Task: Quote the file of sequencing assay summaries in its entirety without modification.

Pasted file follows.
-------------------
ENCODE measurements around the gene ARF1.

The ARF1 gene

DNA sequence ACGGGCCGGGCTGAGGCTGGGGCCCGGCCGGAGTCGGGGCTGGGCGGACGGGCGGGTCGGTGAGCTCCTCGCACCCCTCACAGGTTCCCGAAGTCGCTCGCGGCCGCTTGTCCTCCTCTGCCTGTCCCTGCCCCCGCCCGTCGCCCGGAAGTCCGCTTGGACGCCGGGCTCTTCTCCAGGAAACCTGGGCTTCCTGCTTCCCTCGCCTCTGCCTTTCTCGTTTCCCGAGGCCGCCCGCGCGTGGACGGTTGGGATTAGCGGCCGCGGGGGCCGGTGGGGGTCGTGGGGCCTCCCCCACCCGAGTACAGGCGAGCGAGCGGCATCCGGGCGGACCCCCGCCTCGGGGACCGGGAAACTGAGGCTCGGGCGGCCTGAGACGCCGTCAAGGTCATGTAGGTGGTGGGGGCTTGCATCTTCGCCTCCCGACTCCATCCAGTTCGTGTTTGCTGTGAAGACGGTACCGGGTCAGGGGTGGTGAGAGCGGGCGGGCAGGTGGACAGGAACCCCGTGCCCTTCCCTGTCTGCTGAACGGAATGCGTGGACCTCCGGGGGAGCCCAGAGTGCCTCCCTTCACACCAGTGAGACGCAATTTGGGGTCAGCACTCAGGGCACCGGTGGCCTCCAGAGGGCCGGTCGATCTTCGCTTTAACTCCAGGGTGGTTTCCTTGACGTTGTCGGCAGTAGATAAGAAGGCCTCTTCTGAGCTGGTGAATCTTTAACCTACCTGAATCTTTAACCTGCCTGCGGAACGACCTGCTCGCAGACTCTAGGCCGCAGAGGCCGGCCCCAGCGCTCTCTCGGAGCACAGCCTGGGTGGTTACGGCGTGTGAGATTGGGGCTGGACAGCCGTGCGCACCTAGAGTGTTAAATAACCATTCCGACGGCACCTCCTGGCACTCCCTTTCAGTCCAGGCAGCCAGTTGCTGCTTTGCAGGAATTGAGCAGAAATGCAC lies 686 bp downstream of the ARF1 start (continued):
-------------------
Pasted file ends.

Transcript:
ENCODE measurements around the gene ARF1.

The ARF1 gene

DNA sequence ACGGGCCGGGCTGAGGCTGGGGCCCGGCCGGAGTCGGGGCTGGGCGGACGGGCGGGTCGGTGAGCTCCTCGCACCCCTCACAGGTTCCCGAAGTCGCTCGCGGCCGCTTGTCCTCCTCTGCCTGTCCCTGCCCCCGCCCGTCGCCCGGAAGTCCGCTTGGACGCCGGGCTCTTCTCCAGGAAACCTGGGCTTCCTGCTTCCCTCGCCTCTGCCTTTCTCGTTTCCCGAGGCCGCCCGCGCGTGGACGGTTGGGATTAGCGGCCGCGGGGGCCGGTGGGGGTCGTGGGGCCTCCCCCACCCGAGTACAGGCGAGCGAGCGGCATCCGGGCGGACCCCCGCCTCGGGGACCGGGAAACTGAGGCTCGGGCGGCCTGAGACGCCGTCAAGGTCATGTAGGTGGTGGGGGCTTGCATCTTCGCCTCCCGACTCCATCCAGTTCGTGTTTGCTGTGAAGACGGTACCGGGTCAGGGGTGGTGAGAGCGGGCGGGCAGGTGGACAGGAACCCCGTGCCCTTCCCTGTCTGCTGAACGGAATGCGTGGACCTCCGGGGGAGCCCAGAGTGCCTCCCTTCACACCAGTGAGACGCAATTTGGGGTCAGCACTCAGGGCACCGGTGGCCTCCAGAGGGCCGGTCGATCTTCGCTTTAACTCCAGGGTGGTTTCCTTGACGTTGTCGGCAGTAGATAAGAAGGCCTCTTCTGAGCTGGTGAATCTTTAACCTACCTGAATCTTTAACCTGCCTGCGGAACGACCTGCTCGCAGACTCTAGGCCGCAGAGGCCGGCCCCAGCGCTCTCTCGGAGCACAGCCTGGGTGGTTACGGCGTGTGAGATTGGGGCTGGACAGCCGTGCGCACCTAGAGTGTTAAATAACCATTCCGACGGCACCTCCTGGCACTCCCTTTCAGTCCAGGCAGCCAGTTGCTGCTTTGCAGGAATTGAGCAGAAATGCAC lies 686 bp downstream of the ARF1 start (continued):